What kind of kid might grow up to leave her husband suddenly–in terms of childhood personality traits? What kind of events might contribute to a southern-born but agnostic Christian marrying a Jewish man?  Becoming a nurse? What would Annie’s relationship with Ruby (her own mom, Gran in the first book) have looked like in the “past” knowing what I know about the “future.”  There are a million of these details, and I’m forever dodging or interrogating them.

Time travel is HARD, it turns out.  Getting all the details right, the back and forth, the “past changing the future” stuff.  It’s the hardest writing I’ve ever ever ever done.  I’m years behind schedule with this book, and I just did a full rewrite.  I hereby challenge any writer to try it.

But for me, the hardest  part is the personality stuff.  Annie-as-a-kid has to turn into Annie-as-an-adult, and Ruby-as-a-mom has to become Ruby-as-Gran, and the personality of the family has to change too, as a whole, because I’m making a major shift in that family’s fabric. And yet, I can’t let the family change so much that Rebecca wouldn’t be Rebecca in the “future.” Nature/nurture, and all that…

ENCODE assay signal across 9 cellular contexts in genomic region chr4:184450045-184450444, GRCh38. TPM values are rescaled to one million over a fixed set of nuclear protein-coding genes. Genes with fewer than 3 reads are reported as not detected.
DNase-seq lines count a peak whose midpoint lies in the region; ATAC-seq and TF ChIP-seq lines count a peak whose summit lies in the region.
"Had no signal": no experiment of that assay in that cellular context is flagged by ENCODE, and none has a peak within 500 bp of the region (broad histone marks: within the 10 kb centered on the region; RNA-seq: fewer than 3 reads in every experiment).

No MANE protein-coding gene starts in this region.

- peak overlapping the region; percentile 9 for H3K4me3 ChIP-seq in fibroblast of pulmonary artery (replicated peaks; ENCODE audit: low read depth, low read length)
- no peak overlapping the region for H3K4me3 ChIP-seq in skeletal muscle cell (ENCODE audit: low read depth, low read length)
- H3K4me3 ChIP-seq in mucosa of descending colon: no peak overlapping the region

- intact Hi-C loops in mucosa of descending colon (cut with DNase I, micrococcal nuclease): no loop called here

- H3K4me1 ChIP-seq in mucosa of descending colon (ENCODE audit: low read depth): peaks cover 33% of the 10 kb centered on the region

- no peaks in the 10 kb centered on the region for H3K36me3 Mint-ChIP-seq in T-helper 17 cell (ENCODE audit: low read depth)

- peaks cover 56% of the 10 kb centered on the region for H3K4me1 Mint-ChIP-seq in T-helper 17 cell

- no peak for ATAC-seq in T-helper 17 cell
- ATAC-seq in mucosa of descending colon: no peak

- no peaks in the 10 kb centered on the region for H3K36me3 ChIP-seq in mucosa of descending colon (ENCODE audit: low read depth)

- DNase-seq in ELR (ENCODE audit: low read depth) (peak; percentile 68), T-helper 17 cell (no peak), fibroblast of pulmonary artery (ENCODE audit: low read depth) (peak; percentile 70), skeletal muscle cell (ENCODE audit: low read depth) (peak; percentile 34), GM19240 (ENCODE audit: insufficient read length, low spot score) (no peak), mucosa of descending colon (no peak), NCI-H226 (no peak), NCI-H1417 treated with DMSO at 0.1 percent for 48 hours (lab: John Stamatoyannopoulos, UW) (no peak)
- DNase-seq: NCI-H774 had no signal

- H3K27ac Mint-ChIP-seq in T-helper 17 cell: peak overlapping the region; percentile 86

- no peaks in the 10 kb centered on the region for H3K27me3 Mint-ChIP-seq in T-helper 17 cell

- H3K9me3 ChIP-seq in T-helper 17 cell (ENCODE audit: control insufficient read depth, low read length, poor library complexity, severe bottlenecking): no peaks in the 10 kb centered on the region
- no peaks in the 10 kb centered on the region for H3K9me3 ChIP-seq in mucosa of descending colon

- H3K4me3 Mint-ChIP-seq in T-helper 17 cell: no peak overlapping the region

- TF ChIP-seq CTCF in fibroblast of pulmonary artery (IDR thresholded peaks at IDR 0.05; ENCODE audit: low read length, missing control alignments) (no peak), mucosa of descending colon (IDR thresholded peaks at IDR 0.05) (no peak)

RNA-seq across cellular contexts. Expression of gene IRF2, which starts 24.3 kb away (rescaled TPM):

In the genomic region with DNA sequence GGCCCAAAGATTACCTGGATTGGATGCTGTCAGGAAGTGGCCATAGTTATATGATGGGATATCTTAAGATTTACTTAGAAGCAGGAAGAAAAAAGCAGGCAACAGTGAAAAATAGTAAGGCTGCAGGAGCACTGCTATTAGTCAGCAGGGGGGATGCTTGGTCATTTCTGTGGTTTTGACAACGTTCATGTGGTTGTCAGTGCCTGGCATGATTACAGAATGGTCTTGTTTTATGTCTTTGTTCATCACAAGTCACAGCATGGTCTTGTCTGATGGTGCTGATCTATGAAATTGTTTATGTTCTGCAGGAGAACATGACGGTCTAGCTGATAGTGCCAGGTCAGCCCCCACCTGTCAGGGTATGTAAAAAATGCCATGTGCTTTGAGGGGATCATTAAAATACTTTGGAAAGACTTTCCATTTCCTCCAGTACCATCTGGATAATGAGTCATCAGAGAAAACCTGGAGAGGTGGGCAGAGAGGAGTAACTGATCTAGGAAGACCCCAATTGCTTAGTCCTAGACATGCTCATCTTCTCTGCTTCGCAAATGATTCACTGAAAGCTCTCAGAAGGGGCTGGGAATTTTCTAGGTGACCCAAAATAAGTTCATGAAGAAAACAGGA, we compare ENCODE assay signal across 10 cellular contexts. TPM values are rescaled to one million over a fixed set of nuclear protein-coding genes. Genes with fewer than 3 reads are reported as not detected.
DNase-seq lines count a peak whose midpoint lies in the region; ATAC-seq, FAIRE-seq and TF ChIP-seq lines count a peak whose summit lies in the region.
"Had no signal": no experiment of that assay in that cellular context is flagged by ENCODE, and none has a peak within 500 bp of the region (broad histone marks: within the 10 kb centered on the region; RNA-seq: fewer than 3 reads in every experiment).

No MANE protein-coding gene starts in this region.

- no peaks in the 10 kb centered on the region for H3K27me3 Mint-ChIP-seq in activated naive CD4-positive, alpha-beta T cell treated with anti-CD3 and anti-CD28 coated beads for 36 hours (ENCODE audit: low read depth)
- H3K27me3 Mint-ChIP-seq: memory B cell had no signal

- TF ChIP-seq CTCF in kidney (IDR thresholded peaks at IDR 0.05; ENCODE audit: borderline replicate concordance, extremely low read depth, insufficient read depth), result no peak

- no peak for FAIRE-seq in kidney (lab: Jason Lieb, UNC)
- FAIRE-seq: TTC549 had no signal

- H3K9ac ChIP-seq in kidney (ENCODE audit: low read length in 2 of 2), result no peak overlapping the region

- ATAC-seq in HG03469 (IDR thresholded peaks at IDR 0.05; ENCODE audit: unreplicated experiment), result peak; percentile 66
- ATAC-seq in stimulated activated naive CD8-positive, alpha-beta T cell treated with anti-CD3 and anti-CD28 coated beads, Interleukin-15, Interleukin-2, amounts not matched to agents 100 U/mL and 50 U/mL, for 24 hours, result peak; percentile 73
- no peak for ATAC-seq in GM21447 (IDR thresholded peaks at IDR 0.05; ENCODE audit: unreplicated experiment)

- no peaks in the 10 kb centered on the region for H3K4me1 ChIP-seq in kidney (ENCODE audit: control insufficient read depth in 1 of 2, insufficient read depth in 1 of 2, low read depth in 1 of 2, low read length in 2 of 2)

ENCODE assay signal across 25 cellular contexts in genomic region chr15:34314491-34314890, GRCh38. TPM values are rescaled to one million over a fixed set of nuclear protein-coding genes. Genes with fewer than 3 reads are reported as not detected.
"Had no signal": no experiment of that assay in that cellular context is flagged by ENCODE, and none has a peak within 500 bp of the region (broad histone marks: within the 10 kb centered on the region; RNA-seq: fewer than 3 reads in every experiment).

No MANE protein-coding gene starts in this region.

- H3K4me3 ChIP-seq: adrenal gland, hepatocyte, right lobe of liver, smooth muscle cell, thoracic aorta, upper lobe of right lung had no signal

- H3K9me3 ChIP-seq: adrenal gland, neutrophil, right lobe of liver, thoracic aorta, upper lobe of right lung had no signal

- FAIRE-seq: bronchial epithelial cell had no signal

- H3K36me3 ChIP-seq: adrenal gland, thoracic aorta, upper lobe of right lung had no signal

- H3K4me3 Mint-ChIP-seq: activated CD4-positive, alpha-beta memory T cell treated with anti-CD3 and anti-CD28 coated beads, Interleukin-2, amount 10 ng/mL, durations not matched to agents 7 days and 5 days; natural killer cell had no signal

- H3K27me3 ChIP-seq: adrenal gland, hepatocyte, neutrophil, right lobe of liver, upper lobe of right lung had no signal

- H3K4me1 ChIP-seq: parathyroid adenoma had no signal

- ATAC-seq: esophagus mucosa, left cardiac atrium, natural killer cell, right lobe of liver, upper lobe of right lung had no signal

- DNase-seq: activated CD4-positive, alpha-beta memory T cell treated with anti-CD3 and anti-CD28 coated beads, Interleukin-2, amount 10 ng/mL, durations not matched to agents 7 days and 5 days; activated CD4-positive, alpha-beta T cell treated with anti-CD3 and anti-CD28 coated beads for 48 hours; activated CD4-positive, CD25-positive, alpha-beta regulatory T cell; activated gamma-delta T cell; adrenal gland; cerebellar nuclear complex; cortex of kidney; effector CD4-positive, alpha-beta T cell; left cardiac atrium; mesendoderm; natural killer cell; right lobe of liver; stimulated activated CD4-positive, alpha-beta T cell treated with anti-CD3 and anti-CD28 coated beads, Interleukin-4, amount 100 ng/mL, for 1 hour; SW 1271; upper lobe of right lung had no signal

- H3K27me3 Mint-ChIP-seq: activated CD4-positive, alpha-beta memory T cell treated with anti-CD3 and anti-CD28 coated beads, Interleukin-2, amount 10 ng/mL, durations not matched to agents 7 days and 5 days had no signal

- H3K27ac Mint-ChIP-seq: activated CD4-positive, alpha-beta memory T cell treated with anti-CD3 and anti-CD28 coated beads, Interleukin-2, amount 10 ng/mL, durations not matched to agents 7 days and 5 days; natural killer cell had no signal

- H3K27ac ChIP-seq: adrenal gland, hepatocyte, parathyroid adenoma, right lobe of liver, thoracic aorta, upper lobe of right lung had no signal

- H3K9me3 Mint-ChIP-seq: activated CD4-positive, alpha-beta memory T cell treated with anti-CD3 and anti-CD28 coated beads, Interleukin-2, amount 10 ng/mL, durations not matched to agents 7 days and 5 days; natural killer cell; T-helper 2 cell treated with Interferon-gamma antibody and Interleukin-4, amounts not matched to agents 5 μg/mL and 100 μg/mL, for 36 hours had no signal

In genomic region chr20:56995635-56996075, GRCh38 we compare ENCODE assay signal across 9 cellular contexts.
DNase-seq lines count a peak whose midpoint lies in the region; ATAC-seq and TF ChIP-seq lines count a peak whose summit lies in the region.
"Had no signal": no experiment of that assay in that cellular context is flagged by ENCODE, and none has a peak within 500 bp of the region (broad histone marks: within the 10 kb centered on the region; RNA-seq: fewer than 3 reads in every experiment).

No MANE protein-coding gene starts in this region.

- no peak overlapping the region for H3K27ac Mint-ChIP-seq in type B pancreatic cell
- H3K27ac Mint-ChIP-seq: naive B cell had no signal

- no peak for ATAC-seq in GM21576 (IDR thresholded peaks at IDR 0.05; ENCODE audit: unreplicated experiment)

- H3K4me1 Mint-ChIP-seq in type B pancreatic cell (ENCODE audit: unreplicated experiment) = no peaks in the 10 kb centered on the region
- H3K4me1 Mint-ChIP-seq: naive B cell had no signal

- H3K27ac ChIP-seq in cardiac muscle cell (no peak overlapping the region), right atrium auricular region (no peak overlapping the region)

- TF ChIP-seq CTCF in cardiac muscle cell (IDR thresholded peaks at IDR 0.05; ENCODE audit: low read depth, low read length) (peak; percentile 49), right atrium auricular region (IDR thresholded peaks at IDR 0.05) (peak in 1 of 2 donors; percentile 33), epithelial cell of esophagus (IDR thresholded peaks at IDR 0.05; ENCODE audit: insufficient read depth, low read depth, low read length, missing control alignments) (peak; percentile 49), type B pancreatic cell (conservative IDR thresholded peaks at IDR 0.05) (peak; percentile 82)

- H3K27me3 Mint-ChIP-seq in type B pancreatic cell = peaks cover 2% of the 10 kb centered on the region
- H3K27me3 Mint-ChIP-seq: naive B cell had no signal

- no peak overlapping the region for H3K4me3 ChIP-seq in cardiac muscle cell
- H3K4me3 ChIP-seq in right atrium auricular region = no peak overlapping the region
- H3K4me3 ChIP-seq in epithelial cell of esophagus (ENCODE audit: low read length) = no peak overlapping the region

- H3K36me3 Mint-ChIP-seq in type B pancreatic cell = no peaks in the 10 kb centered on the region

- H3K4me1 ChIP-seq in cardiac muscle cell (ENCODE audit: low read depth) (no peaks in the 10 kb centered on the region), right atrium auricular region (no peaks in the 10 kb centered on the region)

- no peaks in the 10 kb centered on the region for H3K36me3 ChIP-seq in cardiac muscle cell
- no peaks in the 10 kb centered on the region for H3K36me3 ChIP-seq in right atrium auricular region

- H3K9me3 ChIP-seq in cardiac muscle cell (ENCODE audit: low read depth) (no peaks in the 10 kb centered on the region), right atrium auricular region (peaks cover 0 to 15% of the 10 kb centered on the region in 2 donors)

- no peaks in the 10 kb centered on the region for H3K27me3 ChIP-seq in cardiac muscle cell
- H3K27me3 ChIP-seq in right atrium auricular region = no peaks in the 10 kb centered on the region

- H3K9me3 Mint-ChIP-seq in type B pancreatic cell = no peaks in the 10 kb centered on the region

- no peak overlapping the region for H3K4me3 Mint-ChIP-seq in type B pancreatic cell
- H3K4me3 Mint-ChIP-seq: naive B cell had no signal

I’ve trapped myself between time travel and a distant sequel.  It’s nuts!

So that’s the work I’m doing. The work I can’t expect anyone else to notice or appreciate. The work they WILL NOT notice, if I do my work right.